Whether iOS or Android, you do need to share your contact list with Hiya, but the service doesn’t upload or store it. It also says it won’t sell any data from your phone to third parties.
By Gail Collins
March 1, 2019, 842
Congress may have found an issue that all Americans can rally around.
“All right — a little depressing that it can’t be world peace or affordable health care. But let’s take what we can get. If our elected officials could join hands and lead us into a world where phones are no longer an instrument of torture, maybe it’d give them enough confidence to march forward and, um, fund some bridge repair.
Everybody has always hated telemarketers, particularly the ones trying to sell some shady product. And now the miracles of technology let them follow you around all day. When I’m home, I feel as if I spend half my time blocking robocalls on our landline. Yet somehow a different number always pops up, with great news about opportunities to reinsure my nonexistent car at low prices or acquire a cost-free knee brace.
The knee brace thing is a scam to get money out of Medicare, but in order to figure that out you’d have to engage in conversation. People, do not ever talk on the phone with a stranger wielding free knee braces. This can be a life rule.
Things are at least as bad on mobile phones, which were the lucky recipients of 48 billion robocalls in the United States alone last year.”
WEDNESDAY, JULY 11, 2018
By Olga Naidenko Ph.D., Senior Science Advisor for Children’s Environmental Health
“Most Americans, including children, use electronic devices like cellphones, tablets and smartwatches, for hours every day – and many have developed symptoms that look like addictive behavior. In 2017, children ages 8 and younger spent, on average, 48 minutes on mobile devices daily, and 42 percent of children 8 and younger have their own tablet devices, according to Common Sense Media.
But frequent use of electronic devices may pose health risks beyond addiction.
So far, the issue of children’s exposure to radiofrequency radiation from wireless devices has been missing from the debate about children’s screen time. Research from the National Toxicology Program reveals troubling evidence that cellphone radiation could cause brain and heart cancer.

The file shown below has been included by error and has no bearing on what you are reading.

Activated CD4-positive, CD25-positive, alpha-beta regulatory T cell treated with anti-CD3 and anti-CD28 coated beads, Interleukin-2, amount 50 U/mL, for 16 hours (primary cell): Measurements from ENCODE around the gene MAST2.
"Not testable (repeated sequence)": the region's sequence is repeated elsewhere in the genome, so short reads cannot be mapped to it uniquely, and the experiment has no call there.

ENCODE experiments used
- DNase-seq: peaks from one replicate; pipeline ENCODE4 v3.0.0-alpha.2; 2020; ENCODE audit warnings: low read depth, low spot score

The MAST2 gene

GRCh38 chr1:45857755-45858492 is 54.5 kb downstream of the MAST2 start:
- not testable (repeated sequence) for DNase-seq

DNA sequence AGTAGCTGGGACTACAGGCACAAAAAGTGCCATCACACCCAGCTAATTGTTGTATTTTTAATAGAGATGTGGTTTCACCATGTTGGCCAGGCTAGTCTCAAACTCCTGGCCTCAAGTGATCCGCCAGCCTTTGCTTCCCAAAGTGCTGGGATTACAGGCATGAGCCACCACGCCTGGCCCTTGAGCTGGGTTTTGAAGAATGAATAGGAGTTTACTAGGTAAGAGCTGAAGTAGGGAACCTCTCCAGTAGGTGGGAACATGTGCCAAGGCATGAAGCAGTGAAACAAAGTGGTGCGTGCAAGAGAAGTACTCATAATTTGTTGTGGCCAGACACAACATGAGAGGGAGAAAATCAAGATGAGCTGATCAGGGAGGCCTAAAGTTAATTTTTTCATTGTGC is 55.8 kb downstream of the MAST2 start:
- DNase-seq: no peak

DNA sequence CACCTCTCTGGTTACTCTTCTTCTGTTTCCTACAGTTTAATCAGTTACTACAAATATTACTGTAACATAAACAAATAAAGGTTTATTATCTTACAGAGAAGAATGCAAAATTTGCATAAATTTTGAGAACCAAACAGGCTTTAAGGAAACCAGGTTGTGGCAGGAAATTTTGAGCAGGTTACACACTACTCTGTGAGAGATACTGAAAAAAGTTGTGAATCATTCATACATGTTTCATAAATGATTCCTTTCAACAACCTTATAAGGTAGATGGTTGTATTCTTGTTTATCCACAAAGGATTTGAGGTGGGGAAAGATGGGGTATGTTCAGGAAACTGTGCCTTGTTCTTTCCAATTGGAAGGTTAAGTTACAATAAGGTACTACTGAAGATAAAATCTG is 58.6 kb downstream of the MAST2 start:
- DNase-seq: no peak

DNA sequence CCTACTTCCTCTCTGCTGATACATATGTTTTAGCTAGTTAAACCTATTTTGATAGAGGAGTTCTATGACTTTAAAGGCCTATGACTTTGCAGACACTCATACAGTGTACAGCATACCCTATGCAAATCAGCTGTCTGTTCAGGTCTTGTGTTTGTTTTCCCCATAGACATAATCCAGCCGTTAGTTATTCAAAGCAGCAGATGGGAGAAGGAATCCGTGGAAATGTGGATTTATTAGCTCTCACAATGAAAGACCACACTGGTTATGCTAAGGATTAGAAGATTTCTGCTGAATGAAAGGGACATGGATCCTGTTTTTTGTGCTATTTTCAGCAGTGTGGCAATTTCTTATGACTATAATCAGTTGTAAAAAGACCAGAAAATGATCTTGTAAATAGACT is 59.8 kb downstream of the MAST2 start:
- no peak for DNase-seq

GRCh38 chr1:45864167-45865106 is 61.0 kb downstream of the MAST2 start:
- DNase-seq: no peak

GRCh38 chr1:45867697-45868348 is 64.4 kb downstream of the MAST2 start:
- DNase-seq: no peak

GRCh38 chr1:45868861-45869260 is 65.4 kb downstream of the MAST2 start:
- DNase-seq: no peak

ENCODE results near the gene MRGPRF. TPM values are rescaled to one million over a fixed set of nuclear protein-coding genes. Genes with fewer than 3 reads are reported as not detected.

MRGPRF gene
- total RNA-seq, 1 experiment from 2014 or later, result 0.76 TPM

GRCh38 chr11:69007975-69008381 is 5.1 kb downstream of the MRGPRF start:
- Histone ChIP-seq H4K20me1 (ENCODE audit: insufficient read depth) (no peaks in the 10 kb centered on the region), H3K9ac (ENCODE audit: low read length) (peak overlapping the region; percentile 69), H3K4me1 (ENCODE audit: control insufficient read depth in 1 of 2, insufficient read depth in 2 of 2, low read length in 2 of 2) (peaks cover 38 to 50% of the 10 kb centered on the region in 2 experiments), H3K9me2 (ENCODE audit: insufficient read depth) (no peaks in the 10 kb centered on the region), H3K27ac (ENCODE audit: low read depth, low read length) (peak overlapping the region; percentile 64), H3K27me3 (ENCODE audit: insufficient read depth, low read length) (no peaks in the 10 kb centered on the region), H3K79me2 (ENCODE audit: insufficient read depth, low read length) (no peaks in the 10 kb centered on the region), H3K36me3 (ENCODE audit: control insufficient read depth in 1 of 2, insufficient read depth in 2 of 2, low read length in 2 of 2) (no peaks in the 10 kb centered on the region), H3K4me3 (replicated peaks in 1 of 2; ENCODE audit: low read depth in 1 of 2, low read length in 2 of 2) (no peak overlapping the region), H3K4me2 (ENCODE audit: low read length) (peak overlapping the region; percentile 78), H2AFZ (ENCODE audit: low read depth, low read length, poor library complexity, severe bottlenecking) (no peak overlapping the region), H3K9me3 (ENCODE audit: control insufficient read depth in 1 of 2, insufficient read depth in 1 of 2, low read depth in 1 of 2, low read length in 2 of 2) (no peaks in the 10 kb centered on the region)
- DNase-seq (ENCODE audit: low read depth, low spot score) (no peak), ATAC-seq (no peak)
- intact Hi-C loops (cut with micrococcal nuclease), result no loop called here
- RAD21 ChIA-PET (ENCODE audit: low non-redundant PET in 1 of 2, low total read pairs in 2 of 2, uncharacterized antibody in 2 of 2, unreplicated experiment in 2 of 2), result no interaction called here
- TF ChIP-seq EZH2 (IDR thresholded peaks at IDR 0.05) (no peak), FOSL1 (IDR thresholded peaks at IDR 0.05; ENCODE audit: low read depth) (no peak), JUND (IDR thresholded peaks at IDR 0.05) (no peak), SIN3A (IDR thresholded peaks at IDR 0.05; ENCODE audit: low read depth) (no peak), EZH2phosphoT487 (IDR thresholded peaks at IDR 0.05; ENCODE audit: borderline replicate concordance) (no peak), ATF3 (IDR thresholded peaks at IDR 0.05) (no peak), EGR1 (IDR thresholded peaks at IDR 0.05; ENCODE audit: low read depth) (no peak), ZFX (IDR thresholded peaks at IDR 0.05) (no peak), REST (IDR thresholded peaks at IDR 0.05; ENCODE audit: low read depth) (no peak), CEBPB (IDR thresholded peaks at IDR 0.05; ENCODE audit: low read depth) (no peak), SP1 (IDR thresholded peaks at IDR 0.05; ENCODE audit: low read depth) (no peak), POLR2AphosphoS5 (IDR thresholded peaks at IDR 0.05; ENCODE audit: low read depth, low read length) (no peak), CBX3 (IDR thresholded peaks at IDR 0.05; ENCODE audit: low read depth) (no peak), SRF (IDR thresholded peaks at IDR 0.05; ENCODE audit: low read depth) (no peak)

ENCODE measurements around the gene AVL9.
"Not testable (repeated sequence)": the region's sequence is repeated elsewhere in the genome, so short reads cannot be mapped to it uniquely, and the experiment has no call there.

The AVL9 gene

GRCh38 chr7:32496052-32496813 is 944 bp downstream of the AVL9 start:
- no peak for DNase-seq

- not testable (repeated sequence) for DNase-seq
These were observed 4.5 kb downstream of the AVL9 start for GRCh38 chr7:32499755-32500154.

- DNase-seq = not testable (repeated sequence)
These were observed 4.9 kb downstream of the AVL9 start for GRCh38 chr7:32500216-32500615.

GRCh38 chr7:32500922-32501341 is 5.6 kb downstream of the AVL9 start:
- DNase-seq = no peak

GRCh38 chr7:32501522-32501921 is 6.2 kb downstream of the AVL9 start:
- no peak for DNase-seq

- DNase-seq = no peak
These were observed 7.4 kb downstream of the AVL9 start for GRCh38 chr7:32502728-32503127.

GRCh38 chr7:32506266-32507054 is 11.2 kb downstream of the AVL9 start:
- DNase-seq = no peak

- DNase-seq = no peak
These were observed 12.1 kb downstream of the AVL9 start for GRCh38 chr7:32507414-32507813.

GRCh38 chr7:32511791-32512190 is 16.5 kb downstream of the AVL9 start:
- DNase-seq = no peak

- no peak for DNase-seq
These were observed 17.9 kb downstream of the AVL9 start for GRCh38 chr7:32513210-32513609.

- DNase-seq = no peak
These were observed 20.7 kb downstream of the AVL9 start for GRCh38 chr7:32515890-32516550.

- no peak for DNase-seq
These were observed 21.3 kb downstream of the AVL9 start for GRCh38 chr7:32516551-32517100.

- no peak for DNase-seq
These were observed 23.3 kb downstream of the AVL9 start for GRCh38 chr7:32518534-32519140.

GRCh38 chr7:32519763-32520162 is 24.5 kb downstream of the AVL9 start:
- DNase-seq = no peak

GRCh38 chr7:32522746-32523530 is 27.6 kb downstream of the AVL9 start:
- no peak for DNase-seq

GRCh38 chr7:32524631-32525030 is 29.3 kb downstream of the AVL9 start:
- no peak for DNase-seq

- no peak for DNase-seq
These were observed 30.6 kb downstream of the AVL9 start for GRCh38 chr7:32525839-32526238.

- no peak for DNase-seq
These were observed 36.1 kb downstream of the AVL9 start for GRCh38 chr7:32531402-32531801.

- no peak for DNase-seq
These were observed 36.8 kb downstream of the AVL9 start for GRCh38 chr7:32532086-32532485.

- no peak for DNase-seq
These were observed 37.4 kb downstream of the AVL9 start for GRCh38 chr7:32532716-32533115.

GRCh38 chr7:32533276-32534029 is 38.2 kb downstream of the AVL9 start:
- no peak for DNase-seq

Scientists exposed laboratory animals to radiofrequency radiation at levels similar to and higher than those emitted by cellphones. The exposed animals showed a greater likelihood of developing malignant glioma, a type of brain cancer, as well as heart tumors, compared to unexposed animals. Although this study tested radiation effects on animals, it offers valuable insight into the potential risk to people, including future exposure to 5G wireless networks.
Digital devices and the spectrum of invisible radiofrequency waves they transmit are changing rapidly. Even though scientific studies of cellphone radiation’s health impacts have not kept pace with the rapid technology developments, available research suggests that long-term exposure to wireless radiation could result in long-lasting health harm.
When EWG asked our audience how concerned it was about cellphone radiation, over 21,000 people answered, 95 percent of whom were either extremely or very concerned about young kids using cellphones and other wireless devices.
Since 2009, EWG has been doing research on possible health risks of cellphone and wireless radiation, especially for children’s health. In 2011 the World Health Organization classified cellphone radiation as a possible carcinogen.
In December 2017, the state of California officially issued guidelines advising cellphone users to keep phones away from their bodies. When the groundbreaking guidelines were made public, California Department of Public Health Director Karen Smith said:
Simple steps, such as not keeping your phone in your pocket and moving it away from your bed at night, can help reduce exposure for both children and adults … Children’s brains develop through the teenage years and may be more affected by cell phone use. Parents should consider reducing the time their children use cell phones and encourage them to turn the devices off at night.”